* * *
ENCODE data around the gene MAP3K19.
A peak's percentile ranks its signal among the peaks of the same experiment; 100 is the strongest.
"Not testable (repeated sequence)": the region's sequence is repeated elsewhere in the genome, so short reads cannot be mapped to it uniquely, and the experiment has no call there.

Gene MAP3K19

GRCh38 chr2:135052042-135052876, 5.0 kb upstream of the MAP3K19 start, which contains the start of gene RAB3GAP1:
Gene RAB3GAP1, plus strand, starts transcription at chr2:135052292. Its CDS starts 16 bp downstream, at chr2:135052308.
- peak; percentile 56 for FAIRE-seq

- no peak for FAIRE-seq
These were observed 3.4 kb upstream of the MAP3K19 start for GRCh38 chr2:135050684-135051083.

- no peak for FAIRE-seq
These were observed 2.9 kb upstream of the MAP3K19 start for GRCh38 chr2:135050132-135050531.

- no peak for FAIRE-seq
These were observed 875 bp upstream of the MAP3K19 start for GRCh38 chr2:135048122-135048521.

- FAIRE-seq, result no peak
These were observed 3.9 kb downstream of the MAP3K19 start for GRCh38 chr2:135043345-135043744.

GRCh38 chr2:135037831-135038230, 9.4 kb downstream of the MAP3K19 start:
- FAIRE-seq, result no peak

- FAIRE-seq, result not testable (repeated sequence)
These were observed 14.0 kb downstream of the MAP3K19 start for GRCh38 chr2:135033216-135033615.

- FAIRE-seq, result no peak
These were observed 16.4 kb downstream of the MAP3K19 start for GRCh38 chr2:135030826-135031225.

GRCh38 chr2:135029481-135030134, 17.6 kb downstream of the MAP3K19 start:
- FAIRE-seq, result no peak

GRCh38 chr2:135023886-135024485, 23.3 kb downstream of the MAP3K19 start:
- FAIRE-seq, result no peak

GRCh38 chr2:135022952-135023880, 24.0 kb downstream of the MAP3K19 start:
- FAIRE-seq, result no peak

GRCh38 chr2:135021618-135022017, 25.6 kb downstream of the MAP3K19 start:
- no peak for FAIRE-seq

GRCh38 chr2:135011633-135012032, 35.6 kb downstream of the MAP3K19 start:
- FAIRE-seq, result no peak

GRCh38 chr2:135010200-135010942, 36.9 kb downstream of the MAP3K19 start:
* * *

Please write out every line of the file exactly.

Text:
ENCODE data around the gene MAP3K19.
A peak's percentile ranks its signal among the peaks of the same experiment; 100 is the strongest.
"Not testable (repeated sequence)": the region's sequence is repeated elsewhere in the genome, so short reads cannot be mapped to it uniquely, and the experiment has no call there.

Gene MAP3K19

GRCh38 chr2:135052042-135052876, 5.0 kb upstream of the MAP3K19 start, which contains the start of gene RAB3GAP1:
Gene RAB3GAP1, plus strand, starts transcription at chr2:135052292. Its CDS starts 16 bp downstream, at chr2:135052308.
- peak; percentile 56 for FAIRE-seq

- no peak for FAIRE-seq
These were observed 3.4 kb upstream of the MAP3K19 start for GRCh38 chr2:135050684-135051083.

- no peak for FAIRE-seq
These were observed 2.9 kb upstream of the MAP3K19 start for GRCh38 chr2:135050132-135050531.

- no peak for FAIRE-seq
These were observed 875 bp upstream of the MAP3K19 start for GRCh38 chr2:135048122-135048521.

- FAIRE-seq, result no peak
These were observed 3.9 kb downstream of the MAP3K19 start for GRCh38 chr2:135043345-135043744.

GRCh38 chr2:135037831-135038230, 9.4 kb downstream of the MAP3K19 start:
- FAIRE-seq, result no peak

- FAIRE-seq, result not testable (repeated sequence)
These were observed 14.0 kb downstream of the MAP3K19 start for GRCh38 chr2:135033216-135033615.

- FAIRE-seq, result no peak
These were observed 16.4 kb downstream of the MAP3K19 start for GRCh38 chr2:135030826-135031225.

GRCh38 chr2:135029481-135030134, 17.6 kb downstream of the MAP3K19 start:
- FAIRE-seq, result no peak

GRCh38 chr2:135023886-135024485, 23.3 kb downstream of the MAP3K19 start:
- FAIRE-seq, result no peak

GRCh38 chr2:135022952-135023880, 24.0 kb downstream of the MAP3K19 start:
- FAIRE-seq, result no peak

GRCh38 chr2:135021618-135022017, 25.6 kb downstream of the MAP3K19 start:
- no peak for FAIRE-seq

GRCh38 chr2:135011633-135012032, 35.6 kb downstream of the MAP3K19 start:
- FAIRE-seq, result no peak

GRCh38 chr2:135010200-135010942, 36.9 kb downstream of the MAP3K19 start: